12 online safety tips for parents

17 May 2016

Allowing your children the full freedom of the internet can be a worrying prospect, so Eset is on hand with some tips of the trade.

Eset has provided us with security tips in the past, notably for those who get involved in a bit of festive internet shopping, and it has always been sensible, reasoned advice.

However, we’ve never really looked at the trials and tribulations of having children who are online, often constantly browsing the net.

Breaking its advice down for different age groups, the general feeling is for parents to be as aware as possible of their children’s online life at a young age, releasing them bit by bit into the web as they learn the ropes – the bullet points are tips directly from Eset Ireland.

Eset Ireland’s top tips for under-5s online

Clearly, early learning is key, with formative childhood years shaping much of what teenagers, and then adults, understand in later life. With technology being introduced into children’s lives at a young age (“as young as three,” claims Eset Ireland) it’s never too early to be prepared.

  • You need to ensure that your own devices are password-protected, so that your youngsters can’t accidentally go online when you’re out of sight
  • This is as good a time as any to invest in parental control software – this powerful technology is a real asset when it comes to safety (suitable up to the age of 14)
  • Start talking about online safety and set boundaries. For example, set limits to device usage and stress the importance of not talking to strangers online, the same as in real life.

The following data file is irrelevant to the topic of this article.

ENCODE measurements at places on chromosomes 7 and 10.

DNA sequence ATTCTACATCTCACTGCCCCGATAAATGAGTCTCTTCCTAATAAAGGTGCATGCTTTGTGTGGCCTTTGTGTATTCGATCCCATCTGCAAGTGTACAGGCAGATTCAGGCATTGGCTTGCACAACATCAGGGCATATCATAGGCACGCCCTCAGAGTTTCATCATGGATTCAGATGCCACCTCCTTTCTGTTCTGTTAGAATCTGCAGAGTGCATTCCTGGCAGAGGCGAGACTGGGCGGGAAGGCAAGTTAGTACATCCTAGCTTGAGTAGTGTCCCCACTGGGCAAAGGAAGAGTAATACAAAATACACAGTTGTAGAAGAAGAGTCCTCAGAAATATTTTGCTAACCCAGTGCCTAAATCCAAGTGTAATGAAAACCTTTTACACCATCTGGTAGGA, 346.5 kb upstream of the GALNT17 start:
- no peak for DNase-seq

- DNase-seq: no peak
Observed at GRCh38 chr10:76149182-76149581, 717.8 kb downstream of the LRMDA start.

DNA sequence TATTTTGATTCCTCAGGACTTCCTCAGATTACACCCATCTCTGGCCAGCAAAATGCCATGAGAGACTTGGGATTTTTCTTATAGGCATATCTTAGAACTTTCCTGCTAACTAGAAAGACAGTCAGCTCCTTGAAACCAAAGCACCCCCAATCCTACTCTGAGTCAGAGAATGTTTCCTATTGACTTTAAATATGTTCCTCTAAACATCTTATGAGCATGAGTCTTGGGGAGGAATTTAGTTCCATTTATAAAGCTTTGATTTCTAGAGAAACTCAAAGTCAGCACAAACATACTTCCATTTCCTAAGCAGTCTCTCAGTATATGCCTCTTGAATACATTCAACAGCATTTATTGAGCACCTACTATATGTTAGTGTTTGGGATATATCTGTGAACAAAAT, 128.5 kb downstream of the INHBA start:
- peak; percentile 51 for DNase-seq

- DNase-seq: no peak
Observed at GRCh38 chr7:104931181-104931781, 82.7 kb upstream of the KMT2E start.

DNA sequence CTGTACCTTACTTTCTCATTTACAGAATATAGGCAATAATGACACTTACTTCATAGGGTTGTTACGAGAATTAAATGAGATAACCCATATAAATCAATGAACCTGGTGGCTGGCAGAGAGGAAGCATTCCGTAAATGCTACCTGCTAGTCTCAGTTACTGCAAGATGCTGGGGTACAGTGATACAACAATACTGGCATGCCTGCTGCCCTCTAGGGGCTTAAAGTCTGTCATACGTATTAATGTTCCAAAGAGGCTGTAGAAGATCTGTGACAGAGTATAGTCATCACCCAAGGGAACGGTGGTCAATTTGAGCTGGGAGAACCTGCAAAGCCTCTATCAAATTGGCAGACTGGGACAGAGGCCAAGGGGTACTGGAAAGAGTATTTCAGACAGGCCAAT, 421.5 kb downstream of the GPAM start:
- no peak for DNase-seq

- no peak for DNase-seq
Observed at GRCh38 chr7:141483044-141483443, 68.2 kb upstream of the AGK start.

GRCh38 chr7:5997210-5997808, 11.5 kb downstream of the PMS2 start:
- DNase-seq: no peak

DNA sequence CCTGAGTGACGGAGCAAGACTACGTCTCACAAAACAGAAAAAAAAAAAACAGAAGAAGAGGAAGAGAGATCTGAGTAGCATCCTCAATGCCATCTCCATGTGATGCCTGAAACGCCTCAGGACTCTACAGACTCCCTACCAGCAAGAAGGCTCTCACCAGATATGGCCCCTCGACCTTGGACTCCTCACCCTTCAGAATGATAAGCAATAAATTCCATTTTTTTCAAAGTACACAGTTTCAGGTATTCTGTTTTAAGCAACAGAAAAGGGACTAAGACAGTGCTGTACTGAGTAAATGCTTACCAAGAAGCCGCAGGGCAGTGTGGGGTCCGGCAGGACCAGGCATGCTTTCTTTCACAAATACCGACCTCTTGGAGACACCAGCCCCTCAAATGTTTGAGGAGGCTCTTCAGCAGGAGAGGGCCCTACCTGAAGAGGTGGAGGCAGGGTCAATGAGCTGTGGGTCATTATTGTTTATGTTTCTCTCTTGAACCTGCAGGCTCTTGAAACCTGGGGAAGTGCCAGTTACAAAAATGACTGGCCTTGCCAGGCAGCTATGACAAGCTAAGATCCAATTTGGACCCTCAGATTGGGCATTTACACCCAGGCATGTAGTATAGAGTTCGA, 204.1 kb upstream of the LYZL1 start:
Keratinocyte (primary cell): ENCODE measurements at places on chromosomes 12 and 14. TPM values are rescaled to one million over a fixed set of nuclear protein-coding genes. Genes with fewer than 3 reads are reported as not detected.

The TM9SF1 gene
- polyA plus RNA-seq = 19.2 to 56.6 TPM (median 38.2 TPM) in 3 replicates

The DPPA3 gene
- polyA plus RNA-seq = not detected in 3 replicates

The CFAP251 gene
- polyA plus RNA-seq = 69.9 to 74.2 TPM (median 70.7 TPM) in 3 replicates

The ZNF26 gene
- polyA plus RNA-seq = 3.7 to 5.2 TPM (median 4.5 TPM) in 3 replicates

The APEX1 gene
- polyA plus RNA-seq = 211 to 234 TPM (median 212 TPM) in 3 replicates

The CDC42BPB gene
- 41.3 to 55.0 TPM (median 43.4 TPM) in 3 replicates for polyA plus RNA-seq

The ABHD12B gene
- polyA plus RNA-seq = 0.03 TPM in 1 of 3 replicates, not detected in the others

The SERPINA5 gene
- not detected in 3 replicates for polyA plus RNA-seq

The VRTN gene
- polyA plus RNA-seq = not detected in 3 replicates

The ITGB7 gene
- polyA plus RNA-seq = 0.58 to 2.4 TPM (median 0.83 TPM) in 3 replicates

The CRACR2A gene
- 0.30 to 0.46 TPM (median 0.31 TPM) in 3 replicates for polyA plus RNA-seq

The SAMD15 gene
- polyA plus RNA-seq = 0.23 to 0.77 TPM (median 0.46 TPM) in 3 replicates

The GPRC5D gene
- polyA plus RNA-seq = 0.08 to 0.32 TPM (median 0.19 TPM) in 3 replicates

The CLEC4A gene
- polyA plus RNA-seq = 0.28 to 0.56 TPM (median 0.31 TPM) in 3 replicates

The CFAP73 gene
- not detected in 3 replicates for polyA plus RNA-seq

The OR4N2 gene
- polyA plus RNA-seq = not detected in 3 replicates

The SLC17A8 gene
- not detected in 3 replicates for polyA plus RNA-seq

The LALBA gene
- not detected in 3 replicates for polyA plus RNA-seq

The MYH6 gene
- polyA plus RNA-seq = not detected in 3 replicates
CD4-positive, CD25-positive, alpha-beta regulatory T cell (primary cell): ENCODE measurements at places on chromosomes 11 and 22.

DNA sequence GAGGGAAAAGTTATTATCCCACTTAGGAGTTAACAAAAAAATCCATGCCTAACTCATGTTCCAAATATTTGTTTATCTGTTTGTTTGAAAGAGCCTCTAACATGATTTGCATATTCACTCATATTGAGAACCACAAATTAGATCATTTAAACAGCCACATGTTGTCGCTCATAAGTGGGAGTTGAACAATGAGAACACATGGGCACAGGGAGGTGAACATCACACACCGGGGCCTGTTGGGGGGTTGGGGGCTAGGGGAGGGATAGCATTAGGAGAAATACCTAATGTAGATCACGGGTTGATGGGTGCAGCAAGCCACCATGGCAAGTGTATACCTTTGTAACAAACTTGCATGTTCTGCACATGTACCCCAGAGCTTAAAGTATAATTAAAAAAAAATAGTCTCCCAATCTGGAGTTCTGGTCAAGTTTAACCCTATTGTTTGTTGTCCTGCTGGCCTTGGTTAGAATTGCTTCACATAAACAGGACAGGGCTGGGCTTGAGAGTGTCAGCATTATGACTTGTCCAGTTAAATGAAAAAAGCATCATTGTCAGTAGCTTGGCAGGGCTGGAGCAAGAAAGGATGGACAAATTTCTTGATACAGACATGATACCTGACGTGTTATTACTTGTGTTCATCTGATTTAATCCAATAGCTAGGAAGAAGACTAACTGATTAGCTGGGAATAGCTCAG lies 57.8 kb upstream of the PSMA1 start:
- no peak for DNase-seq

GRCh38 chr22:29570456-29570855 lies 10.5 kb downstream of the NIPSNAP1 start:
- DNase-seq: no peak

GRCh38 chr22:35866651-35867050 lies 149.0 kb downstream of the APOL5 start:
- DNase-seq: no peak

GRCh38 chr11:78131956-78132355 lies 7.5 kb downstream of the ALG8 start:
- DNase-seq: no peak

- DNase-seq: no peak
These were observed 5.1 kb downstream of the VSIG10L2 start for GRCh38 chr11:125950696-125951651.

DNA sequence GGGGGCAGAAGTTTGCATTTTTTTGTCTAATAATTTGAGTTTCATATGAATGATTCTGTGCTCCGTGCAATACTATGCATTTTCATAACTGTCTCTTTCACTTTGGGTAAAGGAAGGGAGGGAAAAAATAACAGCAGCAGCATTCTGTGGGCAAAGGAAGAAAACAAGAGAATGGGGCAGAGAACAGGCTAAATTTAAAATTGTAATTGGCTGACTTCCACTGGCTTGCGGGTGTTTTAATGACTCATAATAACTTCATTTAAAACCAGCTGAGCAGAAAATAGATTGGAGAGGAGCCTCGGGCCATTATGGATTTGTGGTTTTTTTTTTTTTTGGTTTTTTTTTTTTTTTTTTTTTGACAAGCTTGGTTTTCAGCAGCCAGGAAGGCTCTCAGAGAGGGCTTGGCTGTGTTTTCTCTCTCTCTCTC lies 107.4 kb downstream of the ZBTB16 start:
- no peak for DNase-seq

Tips for 5-9-year-olds

As children become more comfortable with technology, their website preferences change too. However, age-appropriateness is still relevant.

  • Continue with the previous tips, adjusting, for example, some of the settings on your parental control app
  • Ensure that your children are accessing age-appropriate content (films, video games and apps)
  • If your children have their own device, ensure that there are limits to what can be done/accessed.

Tips for 10-12 age group

We’re now into technology native regions, with children having spent many years learning how devices work and a basic understanding of the internet, all the while getting ready to hone their tech skills.

According to Eset, it’s also the age group where children will start to “really question and query things, where there is a desire to take ownership and responsibility over their devices and what they view online.”

  • Reinforce why you limit usage and why you have restrictions in place – it’s not about control, but about safety and what you deem appropriate for their age
  • Shift the focus of your conversation with your children to topics such as privacy and cybercrime. Your kids are among the most vulnerable groups online
  • Reiterate the importance of security – from passphrases to two-factor authentication and encryption, there’s plenty of ways of staying protected.

Tips for 13-16 age group

The teenage years bring about marked differences in where children go online, with social media becoming mainstream.

  • Again, your ongoing conversation with your kids will need to change and take on more adult topics – things to bring up at this age are cyberbullying, sexting and the threat of online predators
  • As you may have done with other things, like buying clothes and spending money on leisurely activities, let them take control of things like app, music or film purchases (setting limits, of course)
  • Point out that certain online activities, which they may consider harmless, are in fact illegal – something that parents themselves need a better understanding of.

Family online image, via Shutterstock

Gordon Hunt was a journalist with Silicon Republic